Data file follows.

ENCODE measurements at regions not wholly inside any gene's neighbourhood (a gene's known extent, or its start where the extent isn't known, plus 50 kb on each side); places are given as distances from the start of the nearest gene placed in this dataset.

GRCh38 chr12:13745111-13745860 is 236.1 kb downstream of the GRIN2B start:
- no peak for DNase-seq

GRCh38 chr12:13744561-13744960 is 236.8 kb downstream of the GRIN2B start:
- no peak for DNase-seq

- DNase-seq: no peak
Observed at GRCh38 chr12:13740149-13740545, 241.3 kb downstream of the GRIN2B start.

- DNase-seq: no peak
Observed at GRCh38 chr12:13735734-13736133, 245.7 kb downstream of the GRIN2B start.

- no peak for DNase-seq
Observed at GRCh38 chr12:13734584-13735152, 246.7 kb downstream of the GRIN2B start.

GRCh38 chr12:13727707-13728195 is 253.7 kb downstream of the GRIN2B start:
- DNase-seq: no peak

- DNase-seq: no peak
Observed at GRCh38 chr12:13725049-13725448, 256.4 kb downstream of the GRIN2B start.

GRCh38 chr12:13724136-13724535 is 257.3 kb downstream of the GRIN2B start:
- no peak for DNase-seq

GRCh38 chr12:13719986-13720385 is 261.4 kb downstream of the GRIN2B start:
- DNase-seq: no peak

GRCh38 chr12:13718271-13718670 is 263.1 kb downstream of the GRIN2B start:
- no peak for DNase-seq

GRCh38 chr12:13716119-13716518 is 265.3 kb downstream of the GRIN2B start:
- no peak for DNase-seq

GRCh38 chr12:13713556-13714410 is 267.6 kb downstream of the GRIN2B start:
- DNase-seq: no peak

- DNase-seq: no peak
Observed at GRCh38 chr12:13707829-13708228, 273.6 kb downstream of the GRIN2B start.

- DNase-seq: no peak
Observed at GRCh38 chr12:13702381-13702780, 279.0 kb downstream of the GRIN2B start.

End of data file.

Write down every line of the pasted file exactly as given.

ENCODE measurements at regions not wholly inside any gene's neighbourhood (a gene's known extent, or its start where the extent isn't known, plus 50 kb on each side); places are given as distances from the start of the nearest gene placed in this dataset.

GRCh38 chr12:13745111-13745860 is 236.1 kb downstream of the GRIN2B start:
- no peak for DNase-seq

GRCh38 chr12:13744561-13744960 is 236.8 kb downstream of the GRIN2B start:
- no peak for DNase-seq

- DNase-seq: no peak
Observed at GRCh38 chr12:13740149-13740545, 241.3 kb downstream of the GRIN2B start.

- DNase-seq: no peak
Observed at GRCh38 chr12:13735734-13736133, 245.7 kb downstream of the GRIN2B start.

- no peak for DNase-seq
Observed at GRCh38 chr12:13734584-13735152, 246.7 kb downstream of the GRIN2B start.

GRCh38 chr12:13727707-13728195 is 253.7 kb downstream of the GRIN2B start:
- DNase-seq: no peak

- DNase-seq: no peak
Observed at GRCh38 chr12:13725049-13725448, 256.4 kb downstream of the GRIN2B start.

GRCh38 chr12:13724136-13724535 is 257.3 kb downstream of the GRIN2B start:
- no peak for DNase-seq

GRCh38 chr12:13719986-13720385 is 261.4 kb downstream of the GRIN2B start:
- DNase-seq: no peak

GRCh38 chr12:13718271-13718670 is 263.1 kb downstream of the GRIN2B start:
- no peak for DNase-seq

GRCh38 chr12:13716119-13716518 is 265.3 kb downstream of the GRIN2B start:
- no peak for DNase-seq

GRCh38 chr12:13713556-13714410 is 267.6 kb downstream of the GRIN2B start:
- DNase-seq: no peak

- DNase-seq: no peak
Observed at GRCh38 chr12:13707829-13708228, 273.6 kb downstream of the GRIN2B start.

- DNase-seq: no peak
Observed at GRCh38 chr12:13702381-13702780, 279.0 kb downstream of the GRIN2B start.